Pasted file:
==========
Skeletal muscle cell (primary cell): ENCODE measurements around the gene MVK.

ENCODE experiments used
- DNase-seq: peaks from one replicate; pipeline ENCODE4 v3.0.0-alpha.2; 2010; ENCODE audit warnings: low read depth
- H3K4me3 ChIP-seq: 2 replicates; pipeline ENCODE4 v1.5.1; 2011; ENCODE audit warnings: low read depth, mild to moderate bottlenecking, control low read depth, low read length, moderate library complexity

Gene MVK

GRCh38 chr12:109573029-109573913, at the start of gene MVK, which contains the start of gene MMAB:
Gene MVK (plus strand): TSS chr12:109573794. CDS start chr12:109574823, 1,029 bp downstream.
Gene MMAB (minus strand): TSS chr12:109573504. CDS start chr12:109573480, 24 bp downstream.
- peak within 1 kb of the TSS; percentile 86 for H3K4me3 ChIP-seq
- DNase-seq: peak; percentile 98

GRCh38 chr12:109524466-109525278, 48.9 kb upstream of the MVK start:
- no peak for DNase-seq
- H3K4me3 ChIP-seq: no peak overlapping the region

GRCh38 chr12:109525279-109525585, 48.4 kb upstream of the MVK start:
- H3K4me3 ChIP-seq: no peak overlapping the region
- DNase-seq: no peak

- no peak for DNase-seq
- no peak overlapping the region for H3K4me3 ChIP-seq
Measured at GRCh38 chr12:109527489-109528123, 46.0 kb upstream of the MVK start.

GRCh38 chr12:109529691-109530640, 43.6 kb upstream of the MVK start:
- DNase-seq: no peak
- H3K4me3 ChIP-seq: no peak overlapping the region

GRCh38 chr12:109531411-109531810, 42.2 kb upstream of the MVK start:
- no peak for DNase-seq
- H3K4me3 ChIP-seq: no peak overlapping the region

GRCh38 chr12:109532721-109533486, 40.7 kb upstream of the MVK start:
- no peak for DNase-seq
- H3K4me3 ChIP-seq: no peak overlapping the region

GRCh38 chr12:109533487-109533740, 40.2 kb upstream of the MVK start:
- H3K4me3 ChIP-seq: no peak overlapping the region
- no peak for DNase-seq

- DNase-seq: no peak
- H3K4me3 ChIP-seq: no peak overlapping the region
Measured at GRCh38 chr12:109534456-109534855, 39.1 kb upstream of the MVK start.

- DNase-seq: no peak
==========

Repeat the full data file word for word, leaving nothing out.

Skeletal muscle cell (primary cell): ENCODE measurements around the gene MVK.

ENCODE experiments used
- DNase-seq: peaks from one replicate; pipeline ENCODE4 v3.0.0-alpha.2; 2010; ENCODE audit warnings: low read depth
- H3K4me3 ChIP-seq: 2 replicates; pipeline ENCODE4 v1.5.1; 2011; ENCODE audit warnings: low read depth, mild to moderate bottlenecking, control low read depth, low read length, moderate library complexity

Gene MVK

GRCh38 chr12:109573029-109573913, at the start of gene MVK, which contains the start of gene MMAB:
Gene MVK (plus strand): TSS chr12:109573794. CDS start chr12:109574823, 1,029 bp downstream.
Gene MMAB (minus strand): TSS chr12:109573504. CDS start chr12:109573480, 24 bp downstream.
- peak within 1 kb of the TSS; percentile 86 for H3K4me3 ChIP-seq
- DNase-seq: peak; percentile 98

GRCh38 chr12:109524466-109525278, 48.9 kb upstream of the MVK start:
- no peak for DNase-seq
- H3K4me3 ChIP-seq: no peak overlapping the region

GRCh38 chr12:109525279-109525585, 48.4 kb upstream of the MVK start:
- H3K4me3 ChIP-seq: no peak overlapping the region
- DNase-seq: no peak

- no peak for DNase-seq
- no peak overlapping the region for H3K4me3 ChIP-seq
Measured at GRCh38 chr12:109527489-109528123, 46.0 kb upstream of the MVK start.

GRCh38 chr12:109529691-109530640, 43.6 kb upstream of the MVK start:
- DNase-seq: no peak
- H3K4me3 ChIP-seq: no peak overlapping the region

GRCh38 chr12:109531411-109531810, 42.2 kb upstream of the MVK start:
- no peak for DNase-seq
- H3K4me3 ChIP-seq: no peak overlapping the region

GRCh38 chr12:109532721-109533486, 40.7 kb upstream of the MVK start:
- no peak for DNase-seq
- H3K4me3 ChIP-seq: no peak overlapping the region

GRCh38 chr12:109533487-109533740, 40.2 kb upstream of the MVK start:
- H3K4me3 ChIP-seq: no peak overlapping the region
- no peak for DNase-seq

- DNase-seq: no peak
- H3K4me3 ChIP-seq: no peak overlapping the region
Measured at GRCh38 chr12:109534456-109534855, 39.1 kb upstream of the MVK start.

- DNase-seq: no peak